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Longer Tanning Sessions May be Associated with Squamous Cell Carcinoma Risk

ULTRAVIOLET radiation emitted with indoor tanning has been associated with an increased risk of cutaneous squamous cell carcinoma (SCC); but, the effect of frequency and duration partaking in this activity had not been established. Mr Simon Lergenmuller, the lead author in the study, University of Oslo, Oslo, Norway, and his colleagues planned to investigate whether indoor tanning had an effect on SCC in a dose-dependent fashion.

Data was taken from the Norwegian Women and Cancer study which was executed between 1991–2015 and included 159,419 women who shared information about their medical records, smoking status, hair colour, whether they developed freckles when they sunbathed, natural skin colour, and the number of times they experience sunburn per year. Along with this information, the researchers received information about how the participants used indoor tanning, and how often they used it during adolescence and childhood. The participants were asked to state the frequency at which they opted for indoor tanning by choosing one of the following options: never; rarely; one, two, or three to four times per month; or more than one time per week. Accumulation of this information allowed the researchers to understand each participants use of indoor tanning over the 24 years.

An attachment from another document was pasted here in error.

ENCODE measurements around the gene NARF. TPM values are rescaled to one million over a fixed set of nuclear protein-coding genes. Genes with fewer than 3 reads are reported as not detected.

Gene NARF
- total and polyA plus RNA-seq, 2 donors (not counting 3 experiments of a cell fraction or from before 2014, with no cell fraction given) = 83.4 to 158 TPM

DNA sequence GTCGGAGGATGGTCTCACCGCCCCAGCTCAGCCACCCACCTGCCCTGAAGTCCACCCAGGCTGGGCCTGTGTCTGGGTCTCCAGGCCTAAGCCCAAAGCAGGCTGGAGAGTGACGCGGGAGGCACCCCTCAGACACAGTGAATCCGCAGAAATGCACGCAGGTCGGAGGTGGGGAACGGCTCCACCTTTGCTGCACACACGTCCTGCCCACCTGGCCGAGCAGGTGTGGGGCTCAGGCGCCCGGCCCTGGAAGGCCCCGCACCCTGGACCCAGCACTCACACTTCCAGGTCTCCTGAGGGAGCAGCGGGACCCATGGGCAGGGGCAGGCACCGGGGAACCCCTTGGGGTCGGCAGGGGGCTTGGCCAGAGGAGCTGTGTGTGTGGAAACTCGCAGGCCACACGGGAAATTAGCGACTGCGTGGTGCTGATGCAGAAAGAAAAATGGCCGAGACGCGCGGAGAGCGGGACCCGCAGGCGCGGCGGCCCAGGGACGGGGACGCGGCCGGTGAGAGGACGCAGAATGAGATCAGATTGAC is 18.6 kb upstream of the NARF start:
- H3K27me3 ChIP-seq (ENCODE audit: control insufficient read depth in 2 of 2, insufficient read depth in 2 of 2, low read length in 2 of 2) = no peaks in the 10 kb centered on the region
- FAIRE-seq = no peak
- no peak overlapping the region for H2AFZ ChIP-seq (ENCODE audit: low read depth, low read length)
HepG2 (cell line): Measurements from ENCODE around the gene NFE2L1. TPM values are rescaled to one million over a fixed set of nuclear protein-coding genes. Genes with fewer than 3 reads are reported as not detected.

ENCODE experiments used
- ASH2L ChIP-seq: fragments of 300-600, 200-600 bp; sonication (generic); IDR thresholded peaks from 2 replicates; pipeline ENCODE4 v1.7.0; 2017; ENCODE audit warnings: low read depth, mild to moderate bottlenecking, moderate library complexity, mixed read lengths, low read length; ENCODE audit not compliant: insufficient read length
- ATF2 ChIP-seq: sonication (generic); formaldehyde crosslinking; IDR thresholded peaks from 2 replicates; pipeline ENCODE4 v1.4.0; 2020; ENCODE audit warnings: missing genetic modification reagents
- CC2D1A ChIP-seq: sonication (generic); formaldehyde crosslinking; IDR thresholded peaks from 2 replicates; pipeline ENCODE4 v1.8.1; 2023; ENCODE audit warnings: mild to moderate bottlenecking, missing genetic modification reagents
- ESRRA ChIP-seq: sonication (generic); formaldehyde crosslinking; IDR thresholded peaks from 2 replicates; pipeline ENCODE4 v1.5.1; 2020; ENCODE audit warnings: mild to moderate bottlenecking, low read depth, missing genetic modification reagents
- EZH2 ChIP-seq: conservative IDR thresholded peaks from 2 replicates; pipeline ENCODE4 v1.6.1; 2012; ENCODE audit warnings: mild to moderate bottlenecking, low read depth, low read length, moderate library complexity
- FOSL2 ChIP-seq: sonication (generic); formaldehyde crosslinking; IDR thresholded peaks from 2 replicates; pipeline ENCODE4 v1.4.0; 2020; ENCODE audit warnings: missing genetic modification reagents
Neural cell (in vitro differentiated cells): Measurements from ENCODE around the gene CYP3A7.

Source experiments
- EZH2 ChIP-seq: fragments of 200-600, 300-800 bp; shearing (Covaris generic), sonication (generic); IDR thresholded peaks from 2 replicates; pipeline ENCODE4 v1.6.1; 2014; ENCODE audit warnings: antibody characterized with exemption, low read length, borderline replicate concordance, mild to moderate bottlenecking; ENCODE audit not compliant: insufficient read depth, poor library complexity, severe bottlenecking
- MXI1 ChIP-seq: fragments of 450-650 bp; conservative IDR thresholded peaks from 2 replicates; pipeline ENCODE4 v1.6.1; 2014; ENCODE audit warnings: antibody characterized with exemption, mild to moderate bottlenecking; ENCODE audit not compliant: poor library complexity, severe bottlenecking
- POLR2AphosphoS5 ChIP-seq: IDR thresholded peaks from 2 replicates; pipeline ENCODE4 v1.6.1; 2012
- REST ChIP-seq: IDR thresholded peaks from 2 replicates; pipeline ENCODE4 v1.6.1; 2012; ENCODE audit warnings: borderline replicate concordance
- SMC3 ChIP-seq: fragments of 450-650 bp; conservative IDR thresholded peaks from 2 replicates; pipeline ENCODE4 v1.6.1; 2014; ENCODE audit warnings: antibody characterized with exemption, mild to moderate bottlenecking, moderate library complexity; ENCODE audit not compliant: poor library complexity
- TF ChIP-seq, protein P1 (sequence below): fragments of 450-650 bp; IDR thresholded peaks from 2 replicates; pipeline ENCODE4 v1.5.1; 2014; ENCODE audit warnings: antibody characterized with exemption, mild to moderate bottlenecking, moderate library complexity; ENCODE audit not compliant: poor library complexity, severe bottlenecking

Over the course of the study, 0.4% of the women had SCC. The risk of SCC was shown to increase with the number of tanning sessions the participants had; however, the study showed no difference in the risk of SCC with either spending more time tanning per session, or beginning the activity at a younger age. “The association between cumulative exposure to indoor tanning and SCC risk was the same regardless of duration of use and age at initiation,” the authors commented. When they compared those who had used indoor tanning the most times with those who had never used indoor tanning, the relative risk of developing SCC increased by 83%.

The authors showed that the number of tanning sessions may play a more important role in the risk of developing SCC than the time spent tanning in one session.